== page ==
Airman makes career out of Turkish

  • Published
  • By Kathryn Gustafson
  • Air Force Language, Region and Culture Program Office
(This feature is part of the "Through Airmen's Eyes" series on These stories and commentaries focus on a single Airman, highlighting their Air Force story.)

Lt. Col. Stephen W. Meginniss, a force support officer, has pursued language, region and culture opportunities throughout his career and even more so for the past nine years.

This pursuit has led to assignments that Meginniss said he considers the "best thing that happened in my career."

"You have to take care of yourself and take advantage of every opportunity out there," he said. "If you never apply or put your name in the hat, it won't happen. I am in a 38F position, but I found an opening in Turkey."

In 2002, while working with the recruiting squadron in Montgomery, Ala., Meginniss was asked if he was interested in becoming an exchange officer in Turkey. After one year of foreign language training at the Defense Language Institute Foreign Language Center in Monterey, Calif., Meginniss deployed to Turkey, where he served as an exchange officer in the Turkish Air Force Training Command.

"You can study all day long, but you don't get your hands deep into culture unless you can speak and understand the language," the colonel said. "Language enables you to understand the subtleties of the culture. The more in tune you are with the language, the more you'll be able to accomplish because your foreign partners won't have to turn to English, which is a benefit for the U.S. Air Force."

During his time in Turkey, Meginniss became increasingly interested in culture, which led him to pursue a master's in National Security Affairs with a concentration in Middle Eastern affairs, through the U.S. Naval Postgraduate School. In order to fulfill curriculum requirements, Meginniss returned to DLIFLC for Arabic language training; however, after a brief 10 months, the Defense Intelligence Agency sent him to northern Iraq as a liaison with the Turkish Special Forces. Meginniss found his time in Iraq to be the most rewarding experience of his career.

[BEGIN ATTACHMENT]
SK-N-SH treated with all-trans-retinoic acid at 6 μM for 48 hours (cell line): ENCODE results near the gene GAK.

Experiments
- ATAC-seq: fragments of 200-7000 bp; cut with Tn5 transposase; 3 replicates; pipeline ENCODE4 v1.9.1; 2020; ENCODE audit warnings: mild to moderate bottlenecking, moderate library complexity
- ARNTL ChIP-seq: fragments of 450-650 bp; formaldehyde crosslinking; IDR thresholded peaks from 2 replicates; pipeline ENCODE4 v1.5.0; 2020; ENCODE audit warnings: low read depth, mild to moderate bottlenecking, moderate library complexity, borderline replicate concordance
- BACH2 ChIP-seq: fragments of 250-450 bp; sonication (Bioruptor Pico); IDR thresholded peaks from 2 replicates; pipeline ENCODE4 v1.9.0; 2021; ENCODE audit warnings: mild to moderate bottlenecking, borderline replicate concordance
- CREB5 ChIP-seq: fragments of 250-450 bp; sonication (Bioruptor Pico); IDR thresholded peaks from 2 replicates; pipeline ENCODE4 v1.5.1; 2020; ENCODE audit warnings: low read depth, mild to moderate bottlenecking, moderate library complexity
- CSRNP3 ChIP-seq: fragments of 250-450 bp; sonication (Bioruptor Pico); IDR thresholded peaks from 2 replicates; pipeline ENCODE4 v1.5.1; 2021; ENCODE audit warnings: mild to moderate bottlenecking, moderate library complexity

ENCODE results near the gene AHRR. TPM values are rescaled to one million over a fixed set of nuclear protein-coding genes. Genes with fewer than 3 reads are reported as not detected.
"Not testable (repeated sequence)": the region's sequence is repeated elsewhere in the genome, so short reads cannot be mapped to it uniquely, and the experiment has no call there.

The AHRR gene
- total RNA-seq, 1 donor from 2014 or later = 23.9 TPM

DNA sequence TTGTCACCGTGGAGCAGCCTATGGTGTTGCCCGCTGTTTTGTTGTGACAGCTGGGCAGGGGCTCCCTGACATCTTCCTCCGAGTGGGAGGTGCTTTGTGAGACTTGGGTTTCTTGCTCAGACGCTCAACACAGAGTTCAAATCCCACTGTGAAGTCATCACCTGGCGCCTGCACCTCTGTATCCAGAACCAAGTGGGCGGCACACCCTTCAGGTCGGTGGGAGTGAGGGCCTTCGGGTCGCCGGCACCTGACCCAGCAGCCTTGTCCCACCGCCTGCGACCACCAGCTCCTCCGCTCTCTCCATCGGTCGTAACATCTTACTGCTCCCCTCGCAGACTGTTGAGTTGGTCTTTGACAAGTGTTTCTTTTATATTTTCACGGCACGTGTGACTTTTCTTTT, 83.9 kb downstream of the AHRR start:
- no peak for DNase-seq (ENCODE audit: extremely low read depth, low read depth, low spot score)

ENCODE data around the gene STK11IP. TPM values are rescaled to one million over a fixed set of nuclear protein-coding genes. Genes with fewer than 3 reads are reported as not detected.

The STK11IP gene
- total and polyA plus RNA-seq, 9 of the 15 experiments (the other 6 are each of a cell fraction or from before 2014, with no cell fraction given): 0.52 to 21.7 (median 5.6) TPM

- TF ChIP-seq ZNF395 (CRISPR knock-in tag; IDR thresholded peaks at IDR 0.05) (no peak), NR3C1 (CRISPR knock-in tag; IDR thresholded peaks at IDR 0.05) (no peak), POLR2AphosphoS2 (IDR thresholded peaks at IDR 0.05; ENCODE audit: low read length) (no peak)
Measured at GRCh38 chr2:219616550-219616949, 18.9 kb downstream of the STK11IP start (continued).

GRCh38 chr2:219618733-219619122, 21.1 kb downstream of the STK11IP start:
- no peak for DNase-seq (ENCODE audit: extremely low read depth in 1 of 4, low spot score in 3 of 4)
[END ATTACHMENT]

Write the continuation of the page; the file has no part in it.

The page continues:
"That was a very fulfilling job," he said. "You eat, dine and bunk with the Turkish; that is about as immersed as you will get."

Today, Meginniss is the chief for international training in the Office of Defense Cooperation in Turkey. He works with his Turkish counterparts to arrange U.S. training for Turkish military personnel.

"In this world of global engagements, you have to have security cooperation operations in place, and if you don't have people who are capable, then your engagements won't be successful," he said

"No matter your career field, maintaining language, region and culture expertise provides the Air Force a major advantage in building international partnerships," said Barbara Barger, the Air Force Senior Language Authority. "Language, region and culture capabilities increase mission effectiveness through Airmen qualified to succeed in international environments."

Meginniss believes a good career is about finding the opportunities to fulfill professional aspirations.

"Be smart about how you look at it, and don't narrow your focus," he said. "Go learn French and acquire your joint experience and work in (U.S. Africa Command), which is in Germany. Apply for the Olmsted Scholar Program or exchange officer positions -- two great programs that will provide foreign language training and then immerse you in a country. There are a lot of great assignments out there."